Oil is recovering from a six-month high, slowing weekly declines
(Bloomberg) — Oil prices plunged to a six-month low this week as a weaker dollar boosted trader demand for assets.
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West Texas Intermediate crude closed above $86 a barrel, ending a similarly volatile week for the past seven weeks. Earlier in the week, benchmarks for both WTI and Brent fell to year-lows. The dollar rallied for most of the week on concerns that an escalation of China’s COVID-19 lockdown could weaken oil demand and deal another blow to current commodity prices. But on Friday, oil and other risky assets began to fall sharply.
According to Onda senior market analyst Ed Moya, a big rally in the market would help drive oil prices higher. “Inflation in China is encouraging and the central bank does not need to tighten aggressively in the coming months,” he said.
Crude fell to around $40 earlier this year and the market has been volatile since Russia invaded Ukraine. Daily volume was below the 200-day moving average over the period from March. Commodity market liquidity was put to the test amid Europe’s energy crisis when ministers from the region met in Brussels on Friday.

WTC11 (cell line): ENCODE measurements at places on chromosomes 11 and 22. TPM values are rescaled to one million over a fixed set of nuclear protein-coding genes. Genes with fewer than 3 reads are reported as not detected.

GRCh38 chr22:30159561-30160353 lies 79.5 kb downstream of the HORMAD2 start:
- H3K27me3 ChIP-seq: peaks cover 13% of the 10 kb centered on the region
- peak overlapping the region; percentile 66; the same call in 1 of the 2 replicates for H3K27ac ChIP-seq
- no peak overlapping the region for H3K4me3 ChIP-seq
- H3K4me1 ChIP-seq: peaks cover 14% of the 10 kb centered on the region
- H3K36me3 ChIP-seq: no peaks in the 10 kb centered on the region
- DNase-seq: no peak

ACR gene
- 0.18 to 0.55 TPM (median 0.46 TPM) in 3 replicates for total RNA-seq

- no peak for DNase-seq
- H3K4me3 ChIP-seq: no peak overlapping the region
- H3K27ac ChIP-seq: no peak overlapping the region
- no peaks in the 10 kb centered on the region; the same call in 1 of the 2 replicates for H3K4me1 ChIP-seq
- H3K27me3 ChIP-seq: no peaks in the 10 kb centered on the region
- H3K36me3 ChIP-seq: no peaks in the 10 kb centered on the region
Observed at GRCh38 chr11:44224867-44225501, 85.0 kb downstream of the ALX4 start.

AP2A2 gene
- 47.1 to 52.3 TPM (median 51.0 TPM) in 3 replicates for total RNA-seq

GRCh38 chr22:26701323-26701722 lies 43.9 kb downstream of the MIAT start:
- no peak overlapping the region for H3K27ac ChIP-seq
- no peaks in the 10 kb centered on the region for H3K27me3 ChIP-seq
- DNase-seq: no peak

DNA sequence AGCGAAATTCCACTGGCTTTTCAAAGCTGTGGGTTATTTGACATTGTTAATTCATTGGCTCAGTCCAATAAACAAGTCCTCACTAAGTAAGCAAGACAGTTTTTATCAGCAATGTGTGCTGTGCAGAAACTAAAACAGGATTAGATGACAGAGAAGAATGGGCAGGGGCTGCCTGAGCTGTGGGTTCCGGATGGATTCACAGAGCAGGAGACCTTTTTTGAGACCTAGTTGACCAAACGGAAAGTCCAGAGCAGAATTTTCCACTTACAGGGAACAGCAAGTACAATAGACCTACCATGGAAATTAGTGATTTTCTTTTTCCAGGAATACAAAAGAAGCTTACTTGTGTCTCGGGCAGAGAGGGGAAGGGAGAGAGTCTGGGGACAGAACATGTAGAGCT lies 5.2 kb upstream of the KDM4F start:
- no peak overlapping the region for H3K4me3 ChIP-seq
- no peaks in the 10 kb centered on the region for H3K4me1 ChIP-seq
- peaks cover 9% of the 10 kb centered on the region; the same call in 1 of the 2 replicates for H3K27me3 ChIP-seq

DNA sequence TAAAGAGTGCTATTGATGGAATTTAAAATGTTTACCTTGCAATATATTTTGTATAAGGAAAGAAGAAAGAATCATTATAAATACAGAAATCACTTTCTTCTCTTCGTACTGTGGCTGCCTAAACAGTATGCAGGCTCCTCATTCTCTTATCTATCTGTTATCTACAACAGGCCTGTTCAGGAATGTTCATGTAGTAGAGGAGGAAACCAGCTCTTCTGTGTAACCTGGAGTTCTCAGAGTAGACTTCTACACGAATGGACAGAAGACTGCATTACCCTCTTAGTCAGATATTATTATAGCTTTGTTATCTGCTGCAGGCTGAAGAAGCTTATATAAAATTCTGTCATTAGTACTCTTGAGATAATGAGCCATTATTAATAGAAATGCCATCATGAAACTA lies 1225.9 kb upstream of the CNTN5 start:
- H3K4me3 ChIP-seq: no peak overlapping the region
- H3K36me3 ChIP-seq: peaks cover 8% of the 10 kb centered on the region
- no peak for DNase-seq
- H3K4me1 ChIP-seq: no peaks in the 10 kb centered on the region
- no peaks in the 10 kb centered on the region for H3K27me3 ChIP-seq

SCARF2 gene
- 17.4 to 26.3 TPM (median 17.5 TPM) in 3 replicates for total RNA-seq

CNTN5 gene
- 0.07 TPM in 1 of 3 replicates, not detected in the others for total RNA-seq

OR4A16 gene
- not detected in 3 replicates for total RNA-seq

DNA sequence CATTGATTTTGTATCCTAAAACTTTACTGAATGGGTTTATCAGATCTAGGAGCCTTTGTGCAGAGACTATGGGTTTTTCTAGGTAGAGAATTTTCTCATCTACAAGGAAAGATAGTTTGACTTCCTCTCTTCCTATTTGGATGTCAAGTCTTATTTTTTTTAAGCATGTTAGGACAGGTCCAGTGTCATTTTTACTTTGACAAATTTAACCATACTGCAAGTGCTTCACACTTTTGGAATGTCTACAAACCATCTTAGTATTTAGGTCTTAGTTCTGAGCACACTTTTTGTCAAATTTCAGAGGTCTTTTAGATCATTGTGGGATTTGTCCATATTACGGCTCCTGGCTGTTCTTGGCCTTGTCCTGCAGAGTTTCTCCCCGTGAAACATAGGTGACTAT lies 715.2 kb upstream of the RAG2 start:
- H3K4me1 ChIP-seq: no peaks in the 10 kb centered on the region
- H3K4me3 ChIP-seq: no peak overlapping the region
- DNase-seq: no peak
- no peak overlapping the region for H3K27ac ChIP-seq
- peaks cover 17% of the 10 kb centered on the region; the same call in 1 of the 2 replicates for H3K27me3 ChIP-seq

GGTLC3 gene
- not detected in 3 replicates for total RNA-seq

The drop in oil this week has been a test for the Organization of the Petroleum Exporting Countries and its allies. They announced a nominal output cut earlier this week, prompting a temporary boost. This surprised many traders who had not expected this change from OPEC+.
Despite the current market slowdown, given the potential for additional releases from strategic crude reserves, U.S. officials are looking for ways to see oil prices rise later this year. Officials have warned that prices could rise when EU sanctions on Russian electricity come into force in December if no other measures are taken.
Crude inventories rose by 8.8 million barrels, above expectations, U.S. government data showed Thursday. Also, the gasoline demand gauge is below its quarter 2020 level.
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For the second week, Nafta posted a loss on demand.
Investing.com – Suddenly U.S. investors were mixed on Friday as oil prices signaled a slump, but fears of a recession led to steep weekly losses. The world is in trouble.
London Brent futures were up 0.4% at $88.88 a barrel, while US West Texas Intermediate futures were down 0.4% at $83.20 a barrel as of 8:30 p.m. ET (00:30 GMT). Both contracts are expected to lose more than 4% for the week, their second consecutive week of losses.
Comments from the US Federal Reserve, as well as interest rate hikes in Canada and Europe, weighed on crude oil sentiment as the dollar fell to a 20-year low.
U.S. crude oil inventories have continued to rise in recent weeks, data showed Thursday. However, traders noted the government’s construction of releasing crude oil from the country’s strategic petroleum reserves.
Oil demand appears strong, as evidenced by record US gasoline inventories last month. Gasoline prices have fallen from historic highs and demand is also benefiting.